Clear signs that New York is past the peak of coronaviruses


As harsh as the situation is, the metropolitan area seems to have passed the peak of the coronavirus without completely overwhelming hospitals, as happened tragically in Italy. That’s very good news.

Social distancing has flattened the curve, with new daily deaths apparently stabilized or even decreasing, and new hospitalizations with COVID-19 also in obvious decline, just like the number of patients in ICU. To be pray!

The city did not even have to make full use of the additional hospital space added for the emergency, such as the USNS Comfort. New York not only did not lack fans, as had been feared for so long, it also sent fans to other states.

Governor Andrew Cuomo’s PAUSE orders and all of New York’s flattening movements made the difference.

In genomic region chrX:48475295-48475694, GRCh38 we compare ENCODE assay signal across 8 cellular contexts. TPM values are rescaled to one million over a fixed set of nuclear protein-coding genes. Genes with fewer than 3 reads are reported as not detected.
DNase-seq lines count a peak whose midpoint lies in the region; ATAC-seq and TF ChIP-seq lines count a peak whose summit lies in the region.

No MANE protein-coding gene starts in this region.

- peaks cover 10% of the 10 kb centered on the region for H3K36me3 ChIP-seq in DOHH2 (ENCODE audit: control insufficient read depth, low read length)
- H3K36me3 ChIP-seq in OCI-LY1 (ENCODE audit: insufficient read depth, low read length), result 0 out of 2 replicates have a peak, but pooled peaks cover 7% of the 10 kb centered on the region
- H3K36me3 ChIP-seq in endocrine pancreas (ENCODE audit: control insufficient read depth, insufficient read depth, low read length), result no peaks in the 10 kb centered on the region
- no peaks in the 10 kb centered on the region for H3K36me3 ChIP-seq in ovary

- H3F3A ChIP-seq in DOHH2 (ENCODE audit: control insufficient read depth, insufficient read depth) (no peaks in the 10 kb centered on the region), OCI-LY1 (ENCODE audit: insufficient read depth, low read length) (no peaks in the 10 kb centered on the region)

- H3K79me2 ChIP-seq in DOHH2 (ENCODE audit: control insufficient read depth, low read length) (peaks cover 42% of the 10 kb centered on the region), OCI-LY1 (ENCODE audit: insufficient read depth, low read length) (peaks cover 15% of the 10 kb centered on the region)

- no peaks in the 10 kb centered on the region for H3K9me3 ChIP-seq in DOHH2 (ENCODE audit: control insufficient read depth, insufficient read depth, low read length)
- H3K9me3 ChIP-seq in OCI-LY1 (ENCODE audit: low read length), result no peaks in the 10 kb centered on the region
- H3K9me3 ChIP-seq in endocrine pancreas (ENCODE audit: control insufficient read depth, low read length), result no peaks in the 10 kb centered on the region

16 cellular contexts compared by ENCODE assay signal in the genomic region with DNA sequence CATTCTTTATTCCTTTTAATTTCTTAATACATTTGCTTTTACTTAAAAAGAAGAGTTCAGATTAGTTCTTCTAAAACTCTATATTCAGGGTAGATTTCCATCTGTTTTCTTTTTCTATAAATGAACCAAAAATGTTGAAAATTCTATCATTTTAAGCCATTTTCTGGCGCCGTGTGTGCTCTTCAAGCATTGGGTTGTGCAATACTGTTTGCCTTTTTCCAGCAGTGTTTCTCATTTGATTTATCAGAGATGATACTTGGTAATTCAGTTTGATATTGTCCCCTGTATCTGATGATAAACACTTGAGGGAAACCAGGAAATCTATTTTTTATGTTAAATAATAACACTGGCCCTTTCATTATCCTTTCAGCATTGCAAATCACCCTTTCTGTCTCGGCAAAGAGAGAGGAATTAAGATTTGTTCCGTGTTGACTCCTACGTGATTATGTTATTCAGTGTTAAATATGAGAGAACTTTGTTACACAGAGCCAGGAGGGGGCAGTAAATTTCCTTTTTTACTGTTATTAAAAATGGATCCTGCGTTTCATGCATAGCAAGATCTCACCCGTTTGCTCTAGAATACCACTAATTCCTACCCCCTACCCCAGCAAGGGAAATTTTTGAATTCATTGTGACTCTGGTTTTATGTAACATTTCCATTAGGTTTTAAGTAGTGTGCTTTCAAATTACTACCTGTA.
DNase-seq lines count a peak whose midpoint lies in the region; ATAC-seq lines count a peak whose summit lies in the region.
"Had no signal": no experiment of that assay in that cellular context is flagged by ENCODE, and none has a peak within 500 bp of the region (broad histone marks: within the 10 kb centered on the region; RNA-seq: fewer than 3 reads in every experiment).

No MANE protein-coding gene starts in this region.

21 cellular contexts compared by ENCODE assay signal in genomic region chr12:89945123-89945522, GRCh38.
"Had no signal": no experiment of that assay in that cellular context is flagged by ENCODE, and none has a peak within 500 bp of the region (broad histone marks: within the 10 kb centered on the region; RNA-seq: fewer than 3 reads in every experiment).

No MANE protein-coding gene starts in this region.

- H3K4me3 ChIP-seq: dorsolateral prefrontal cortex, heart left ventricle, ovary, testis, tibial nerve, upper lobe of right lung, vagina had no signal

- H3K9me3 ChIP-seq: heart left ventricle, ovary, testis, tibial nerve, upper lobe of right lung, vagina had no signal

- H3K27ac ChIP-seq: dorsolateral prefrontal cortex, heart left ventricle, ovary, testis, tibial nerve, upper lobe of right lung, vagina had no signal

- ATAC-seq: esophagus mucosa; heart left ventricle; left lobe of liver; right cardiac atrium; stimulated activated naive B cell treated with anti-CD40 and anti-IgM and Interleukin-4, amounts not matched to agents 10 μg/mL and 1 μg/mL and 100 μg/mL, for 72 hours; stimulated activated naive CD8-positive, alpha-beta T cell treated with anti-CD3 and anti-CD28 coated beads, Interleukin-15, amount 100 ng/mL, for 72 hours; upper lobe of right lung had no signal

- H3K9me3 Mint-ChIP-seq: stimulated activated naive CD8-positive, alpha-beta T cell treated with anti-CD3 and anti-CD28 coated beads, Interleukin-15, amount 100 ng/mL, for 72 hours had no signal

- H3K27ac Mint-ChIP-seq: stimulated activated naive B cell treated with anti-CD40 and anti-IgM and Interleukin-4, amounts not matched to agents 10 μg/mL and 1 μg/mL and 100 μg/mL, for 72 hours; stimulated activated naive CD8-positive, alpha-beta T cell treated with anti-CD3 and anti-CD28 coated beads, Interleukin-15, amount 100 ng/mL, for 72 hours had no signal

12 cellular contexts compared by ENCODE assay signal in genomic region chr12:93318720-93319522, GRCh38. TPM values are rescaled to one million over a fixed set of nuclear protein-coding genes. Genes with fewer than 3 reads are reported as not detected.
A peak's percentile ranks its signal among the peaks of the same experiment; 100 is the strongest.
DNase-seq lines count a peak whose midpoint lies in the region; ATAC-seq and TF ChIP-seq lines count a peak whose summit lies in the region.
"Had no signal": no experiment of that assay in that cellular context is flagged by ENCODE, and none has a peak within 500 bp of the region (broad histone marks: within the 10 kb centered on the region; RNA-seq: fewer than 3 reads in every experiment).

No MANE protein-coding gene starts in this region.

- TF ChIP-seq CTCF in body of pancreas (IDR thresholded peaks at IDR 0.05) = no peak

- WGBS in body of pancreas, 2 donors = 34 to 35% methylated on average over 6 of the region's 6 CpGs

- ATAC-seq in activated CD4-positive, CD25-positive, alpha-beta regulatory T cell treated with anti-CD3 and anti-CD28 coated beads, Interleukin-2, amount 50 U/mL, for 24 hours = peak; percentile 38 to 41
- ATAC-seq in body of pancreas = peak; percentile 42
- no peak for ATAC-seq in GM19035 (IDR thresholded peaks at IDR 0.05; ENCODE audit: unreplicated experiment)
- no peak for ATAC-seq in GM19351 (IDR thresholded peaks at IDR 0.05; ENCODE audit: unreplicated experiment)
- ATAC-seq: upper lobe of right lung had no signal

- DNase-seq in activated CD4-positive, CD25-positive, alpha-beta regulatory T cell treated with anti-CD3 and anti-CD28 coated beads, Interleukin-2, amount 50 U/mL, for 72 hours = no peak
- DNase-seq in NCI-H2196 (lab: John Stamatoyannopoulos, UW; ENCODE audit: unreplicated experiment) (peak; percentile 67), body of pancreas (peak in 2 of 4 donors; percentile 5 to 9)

What a change from the time when Cuomo (understandably) was swinging: “You choose the 26,000 people who will die” because the authorities only sent 400 vents when the state wanted them 30,000.

“What will I do with 400 fans? Cuomo said then. By giving them, it turns out: 100 each in New Jersey and Michigan and 50 in Maryland, with more luck, I think.

Meanwhile, Rutgers University launched a new COVID-19 test on Wednesday that federal officials have already approved. The new test can work within 25 hours, and patients don’t have to wear a swab stuck in the back of their nose; they just spit in a test tube. “We have been given clear instructions to produce as many as possible,” said Nicholas Melchiaorre, director of the Rutgers ’Clinical Genomics Lab.

Nor is it the only report of new tests, which is great: mass tests are widely seen as vital to allow blockages to end without a new spike in cases, hospitalizations and horror.

We are past the worst, with clear signs that the general public may soon start to leave their apartment and get back to work.

If it is not the beginning of the end, it is at least far, much more than the end of the beginning.


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